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From left to right: WVLT Director of Marketing and Communications Jessica Spatafore, TAC Easter Regional Director Kelley Berliner, archaeologists Stephen and Kim McBride, WVLT Executive Director Brent Bailey, and WVLT Landscape Architect Mike Blackburn.
Photo credit: W. Hunter Lesser


The Archaeological Conservancy (TAC) and the West Virginia Land Trust (WVLT), co-owners of the Arbuckle’s Fort archaeological preserve, held a ribbon-cutting pn April 27, 2024 to officially open the property to the public. This 23-acre parcel contains the remains of an 18th-century frontier fort that was constructed to protect European settlers from attacks by Native Americans—a site important for understanding complex relationships between different populations during a tumultuous era.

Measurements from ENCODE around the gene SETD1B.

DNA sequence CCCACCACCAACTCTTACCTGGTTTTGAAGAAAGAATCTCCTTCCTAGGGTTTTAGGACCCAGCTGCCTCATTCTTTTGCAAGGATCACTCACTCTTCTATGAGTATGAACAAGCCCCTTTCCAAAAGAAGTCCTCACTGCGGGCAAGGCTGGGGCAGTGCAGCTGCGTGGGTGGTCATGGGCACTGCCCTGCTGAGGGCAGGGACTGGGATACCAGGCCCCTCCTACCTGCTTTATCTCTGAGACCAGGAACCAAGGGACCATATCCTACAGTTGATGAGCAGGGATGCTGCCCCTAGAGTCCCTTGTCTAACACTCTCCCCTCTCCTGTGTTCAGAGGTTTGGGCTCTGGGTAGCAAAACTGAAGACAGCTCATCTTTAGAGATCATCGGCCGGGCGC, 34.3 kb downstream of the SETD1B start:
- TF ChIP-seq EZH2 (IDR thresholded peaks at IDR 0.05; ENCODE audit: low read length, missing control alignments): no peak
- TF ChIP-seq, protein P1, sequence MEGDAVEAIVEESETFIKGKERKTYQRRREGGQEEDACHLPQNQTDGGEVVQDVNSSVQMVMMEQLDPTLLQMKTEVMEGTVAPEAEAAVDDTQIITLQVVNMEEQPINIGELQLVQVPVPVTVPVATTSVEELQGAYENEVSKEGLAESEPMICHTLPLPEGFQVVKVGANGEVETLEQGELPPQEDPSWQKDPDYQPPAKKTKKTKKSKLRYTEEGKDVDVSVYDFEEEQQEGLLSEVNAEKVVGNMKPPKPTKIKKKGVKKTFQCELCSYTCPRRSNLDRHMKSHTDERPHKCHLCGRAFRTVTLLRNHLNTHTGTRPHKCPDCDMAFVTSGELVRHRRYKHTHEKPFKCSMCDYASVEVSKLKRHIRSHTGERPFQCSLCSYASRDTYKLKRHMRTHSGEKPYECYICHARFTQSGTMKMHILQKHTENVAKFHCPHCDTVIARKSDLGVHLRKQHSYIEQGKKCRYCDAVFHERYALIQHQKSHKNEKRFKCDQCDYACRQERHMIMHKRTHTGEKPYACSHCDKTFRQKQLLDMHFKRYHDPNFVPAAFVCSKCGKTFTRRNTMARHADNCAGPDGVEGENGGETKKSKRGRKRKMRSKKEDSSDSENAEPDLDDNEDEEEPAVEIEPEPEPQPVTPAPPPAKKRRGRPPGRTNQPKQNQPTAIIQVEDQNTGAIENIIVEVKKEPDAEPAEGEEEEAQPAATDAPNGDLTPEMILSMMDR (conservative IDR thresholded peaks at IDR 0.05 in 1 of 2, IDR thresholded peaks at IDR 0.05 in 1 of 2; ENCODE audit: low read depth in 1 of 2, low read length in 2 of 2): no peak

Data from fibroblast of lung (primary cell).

While the fort served as a place of safety during raids, it also likely served as a community gathering place. It was later reoccupied during the American Revolution. Much of what we know about the fort comes from excavations undertaken by archaeologists Kim Arbogast McBride and W. Stephen McBride, who exposed the fort’s stockade line and a number of features during a dig in the 1990s. The land is also the former site of Blaker Mill, which was dismantled and rebuilt at Jackson’s Mill Historic Area. The parcel also contains portions of Muddy and Mill creeks that provide habitats for a number of animal species. 

WVLT and TAC closed on the property in 2020, and since then have developed a parking area and trail with interpretive signs. The main entrance sign details rules about visiting the property, as well as historical documentation detailing the perspectives of colonial settlers and Native people who lived in the region. Contributions to the panels were made by the Shawnee Tribe.